I have owned several diesel cars in my life and last year chose to get a Cruz diesel. I personally like the power economy and ride. I debated the cruise and the Jetta however the Jetta is our scares and demanding a lot of money. Also is the Jetta is dated compared to the cruise. The technology package is nice I enjoy that very much. On the way home I got 60.7 miles per gallon then while at the dealership they had a California recall that cut into the economy by 10 percent. I always get 40 miles a gallon knocking around my neighborhood and a little over 50 on trips. I will probably chip The car later on. In fact, I like the car so much I will be purchasing an extended warranty for 150,000 miles. So in closing I would like to say from me, I love the car and I am happy with my decision.
Can you elaborate on that "California recall"? Is this something that involves only automatic transmission cars or manual one too? To my knowledge , these cars are 50 states compliant, so there is nothing different about cars sold in California that would require a California specific recall.
Hmmm, I just had a gasoline Cruze rental on a business trip. 169 miles, virtually all highway... 33MPG, calculated from 5 gallons of fuel. I just got 52MPG in my Diesel, calculated, virtually identical driving conditions. That is a pretty massive difference. I could add that the gasoline engine screams higher RPM yet doesn't have the get up an go low end torque of the diesel. Where I live there is minimal cost difference from gasoline to Diesel, some parts of the US diesel is cheaper. As to DEF, it's statistically insignificant. A $7 2.5gallon jug at Walmart will get you well over 6000 miles... That is about a penny every 10 miles, and it's possible to get cheaper DEF at truck stops.
Yes, it's true the Diesel costs more to buy, but I got 2 of mine for $20k, well equipped... A comparable gasoline car with similar options would be about $17-18 k.. over the first 6 years with 12k/year the fuel cost savings cover that and then some, drive 24k per year it's covered in about 3 years. Beyond that the fuel savings cover the possible additional parts costs. This is just math. I should point out that it's typical to get near double the milage before overhaul than a much higher RPM gasoline engine.. that and there have been some difficulty with the gasoline engine and burning pistons, and some have determined that it really is best to use 89 or higher octane fuel to get best performance... All that said, the gasoline engine car is a fine option for some, especially if you look to replace the car before 5 years, and definitely if you drive limited miles. The diesel is an option that can make sense for higher milage, especially highway heavy drivers.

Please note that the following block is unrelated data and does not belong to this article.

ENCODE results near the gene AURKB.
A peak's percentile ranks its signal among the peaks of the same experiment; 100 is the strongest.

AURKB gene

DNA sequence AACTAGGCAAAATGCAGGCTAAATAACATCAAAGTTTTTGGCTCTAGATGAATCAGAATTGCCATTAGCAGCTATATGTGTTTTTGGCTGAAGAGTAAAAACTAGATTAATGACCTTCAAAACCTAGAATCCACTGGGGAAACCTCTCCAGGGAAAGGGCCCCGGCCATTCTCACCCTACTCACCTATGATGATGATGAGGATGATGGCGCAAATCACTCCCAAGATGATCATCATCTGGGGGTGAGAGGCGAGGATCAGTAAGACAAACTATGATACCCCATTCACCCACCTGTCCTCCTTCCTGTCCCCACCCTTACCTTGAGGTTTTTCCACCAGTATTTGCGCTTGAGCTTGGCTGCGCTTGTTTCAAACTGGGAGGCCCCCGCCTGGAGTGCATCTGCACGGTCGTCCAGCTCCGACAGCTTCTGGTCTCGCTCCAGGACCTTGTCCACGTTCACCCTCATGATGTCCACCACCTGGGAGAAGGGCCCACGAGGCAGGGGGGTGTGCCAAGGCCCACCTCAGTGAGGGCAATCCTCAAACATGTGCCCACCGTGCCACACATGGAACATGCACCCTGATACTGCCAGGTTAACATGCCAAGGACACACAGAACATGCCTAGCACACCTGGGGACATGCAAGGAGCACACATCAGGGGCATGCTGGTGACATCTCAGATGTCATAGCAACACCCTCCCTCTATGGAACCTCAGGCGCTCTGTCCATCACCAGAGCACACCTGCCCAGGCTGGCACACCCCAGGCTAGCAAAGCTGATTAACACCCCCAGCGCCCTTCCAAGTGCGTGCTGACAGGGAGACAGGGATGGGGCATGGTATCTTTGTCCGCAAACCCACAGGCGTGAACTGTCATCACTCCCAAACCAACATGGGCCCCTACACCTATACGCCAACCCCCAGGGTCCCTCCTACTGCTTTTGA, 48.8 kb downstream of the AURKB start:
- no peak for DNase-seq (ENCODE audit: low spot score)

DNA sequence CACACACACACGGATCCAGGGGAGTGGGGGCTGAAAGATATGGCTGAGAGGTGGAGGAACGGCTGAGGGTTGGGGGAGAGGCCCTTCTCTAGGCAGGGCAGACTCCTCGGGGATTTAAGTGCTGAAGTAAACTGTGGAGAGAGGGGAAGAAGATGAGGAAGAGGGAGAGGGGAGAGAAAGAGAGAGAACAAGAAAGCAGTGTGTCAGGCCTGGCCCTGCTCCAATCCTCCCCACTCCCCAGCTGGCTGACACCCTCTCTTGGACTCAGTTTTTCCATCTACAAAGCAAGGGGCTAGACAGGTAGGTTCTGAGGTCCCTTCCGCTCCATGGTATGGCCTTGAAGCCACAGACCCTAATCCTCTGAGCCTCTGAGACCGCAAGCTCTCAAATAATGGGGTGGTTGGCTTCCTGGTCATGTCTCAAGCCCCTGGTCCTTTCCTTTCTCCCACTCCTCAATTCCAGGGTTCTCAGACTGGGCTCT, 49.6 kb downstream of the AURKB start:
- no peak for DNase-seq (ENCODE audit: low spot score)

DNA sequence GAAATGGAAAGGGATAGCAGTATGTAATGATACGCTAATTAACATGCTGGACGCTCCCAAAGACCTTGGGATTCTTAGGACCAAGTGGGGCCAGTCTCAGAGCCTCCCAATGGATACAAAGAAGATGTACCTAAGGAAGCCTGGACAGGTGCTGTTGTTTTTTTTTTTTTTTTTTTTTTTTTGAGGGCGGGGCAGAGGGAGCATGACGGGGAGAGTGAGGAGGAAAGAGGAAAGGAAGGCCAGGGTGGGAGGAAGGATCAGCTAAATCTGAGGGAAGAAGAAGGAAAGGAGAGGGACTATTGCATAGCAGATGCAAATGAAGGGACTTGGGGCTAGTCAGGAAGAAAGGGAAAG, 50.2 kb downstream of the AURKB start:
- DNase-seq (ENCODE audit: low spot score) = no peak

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Don't assume gasoline engine cars cannot be as just as durable as diesel engine cars. While there are diesel cars which, when properly maintained, could go well over 500k miles without any major engine or transmission work (e.g. 123 chassis Mercedes Benz 300 D), I seriously doubt that is the case with more modern diesel cars. Cars are simply built too cheap nowadays, engines are way too complicated with ridiculous emission systems, and even if the engine block/transmission can last a long time, it is the electronic controls and sensors that will make repairs economically unsustainable as the car or truck ages.

I had 340k miles on my 1999 Mazda 626 ES V6 and the car still ran great with the original engine and transmission without any major work having been done(I bought the car new). I know of people who had Volvo 240 cars with 300k+ miles on the original engine/transmission. Same for Nissan hardbody pickups and Toyota 1980s pick up trucks, some with well over 500k miles on the original engines/transmissions.
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I'd be nervous owning any late model diesel out of warranty. See how much just one fuel injector costs or a turbo or the injection pump. Plus all the complicated emissions stuff. On a $50K pickup used for work, OK. But a few years down the road when it's worth under $10K and the dealer wants $2000 to replace the turbo, you might regret it.
The injector pressures in these cars are around 20,000 psi vs about 2,000 psi for mechanical fuel injector older diesels. I too suspect that repairs on this engine will be very expensive once out of warranty. And GM could not even offer a 100k miles, 5 year powertrain warranty on this diesel engine? I am not encouraged when I see cheap materials used in construction of this car. Cheap plastic everywhere, even clutch master cylinder and hydraulic line to clutch slave cylinder is plastic!